There's not much that the large law firms have as an advantage over mid-size and small firms. Their bloated overhead, high-priced rent, and unnecessary bureaucracy, all translates into higher operating costs passed on to clients.
There is one thing which does hold large law firms apart from the rest, and that's the decades of institutional knowledge which is internally accumulated. As much as the law is constantly changing and evolving, much of it still remains the same, or is easily updated from precedents that have recently become obsolete. This realm, of internal legal memos and precedents, is the area where knowledge management thrives.
So how do the rest deal with this issue? The bar freely shares precedents even between firms in the interest of collaboration, and where research memos are not available there are regular CPD programs providing updates. Many smaller firms are started by associates and partners in larger firms who take their precedents and research with them on their departure. Yet this area of inefficiency is the sole reason why smaller firms may at times have to start from scratch, which never benefits a client.
I noted just over a year ago that publishers could be the ones to induce the digital transformation. WestLaw, in this case, has identified this need and developed a product through its Litigator service, which provides legal precedents and factums used in court proceedings. But this service has its own challenges, as it faces a class action lawsuit because the materials in this database were scanned and included without the permission or notice of the lawyers who authored (or re-worked) the materials. Whether or not this constitutes an original enough authorship to create an interest in copyright is very much the subject of the litigation over Litigator.
What if lawyers could opt-in to a database, which would provide precedents and legal memos to others? What if this service charged a nominal fee for specific documents, rather than a significant global subscription, and shared this fee with the author? What if anyone could could contribute to this database, including law students, and self-represented members of the public could purchase these documents as well?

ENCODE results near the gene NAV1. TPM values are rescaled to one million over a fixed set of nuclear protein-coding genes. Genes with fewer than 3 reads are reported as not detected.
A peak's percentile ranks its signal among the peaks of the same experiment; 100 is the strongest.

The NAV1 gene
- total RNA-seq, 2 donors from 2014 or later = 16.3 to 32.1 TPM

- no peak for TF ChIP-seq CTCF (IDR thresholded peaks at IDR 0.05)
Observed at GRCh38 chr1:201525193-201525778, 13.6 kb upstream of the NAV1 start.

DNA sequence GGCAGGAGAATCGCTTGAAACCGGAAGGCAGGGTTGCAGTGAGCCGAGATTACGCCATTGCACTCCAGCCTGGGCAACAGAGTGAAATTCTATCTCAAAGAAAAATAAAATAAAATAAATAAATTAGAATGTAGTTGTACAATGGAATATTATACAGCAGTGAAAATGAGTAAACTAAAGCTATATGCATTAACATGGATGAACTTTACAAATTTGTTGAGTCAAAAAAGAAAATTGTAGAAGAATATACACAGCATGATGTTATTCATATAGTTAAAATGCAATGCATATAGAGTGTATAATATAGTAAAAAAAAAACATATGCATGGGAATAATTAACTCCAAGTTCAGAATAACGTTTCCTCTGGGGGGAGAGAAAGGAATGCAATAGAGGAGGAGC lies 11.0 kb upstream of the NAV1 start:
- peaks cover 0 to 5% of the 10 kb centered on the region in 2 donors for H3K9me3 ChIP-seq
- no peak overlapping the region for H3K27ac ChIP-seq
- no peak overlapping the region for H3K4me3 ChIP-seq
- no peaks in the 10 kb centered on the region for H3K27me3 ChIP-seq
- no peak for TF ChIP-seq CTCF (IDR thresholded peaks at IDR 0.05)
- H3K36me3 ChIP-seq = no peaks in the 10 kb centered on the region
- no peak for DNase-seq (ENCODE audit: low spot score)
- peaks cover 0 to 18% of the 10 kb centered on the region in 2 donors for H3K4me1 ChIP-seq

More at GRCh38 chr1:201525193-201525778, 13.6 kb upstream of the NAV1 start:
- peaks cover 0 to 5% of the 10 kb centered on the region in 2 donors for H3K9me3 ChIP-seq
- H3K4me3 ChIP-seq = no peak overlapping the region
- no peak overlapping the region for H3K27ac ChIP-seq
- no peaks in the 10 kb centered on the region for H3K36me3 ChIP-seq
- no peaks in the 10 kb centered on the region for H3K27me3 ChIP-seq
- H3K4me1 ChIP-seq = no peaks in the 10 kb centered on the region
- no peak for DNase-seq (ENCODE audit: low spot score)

This last question does raise some concerns over quality control, and possibly potential liability if there is inaccurate or outdated information. But the access to justice potential and ability to foster collaboration between the bar seems to outweigh these concerns. Law students are far more deeply immersed in legal academia than practitioners, due to time constraints and the allocation of responsibilities. The main job duty for law students in large law firms already consists of doing these research memos and working off precedents. Selling this work to larger market might be an effective way to offset the costs of legal education and develop a reputation for deep insight even before being called to the bar.
A new product currently in closed beta is developing a platform which would essentially accomplish all of the above. LegalBrief.Ly is a new site developed by Shared Solutions Inc. They've indicated to me the site is moving out of closed beta soon into open beta, and it's definitely one of those resources to keep an eye on.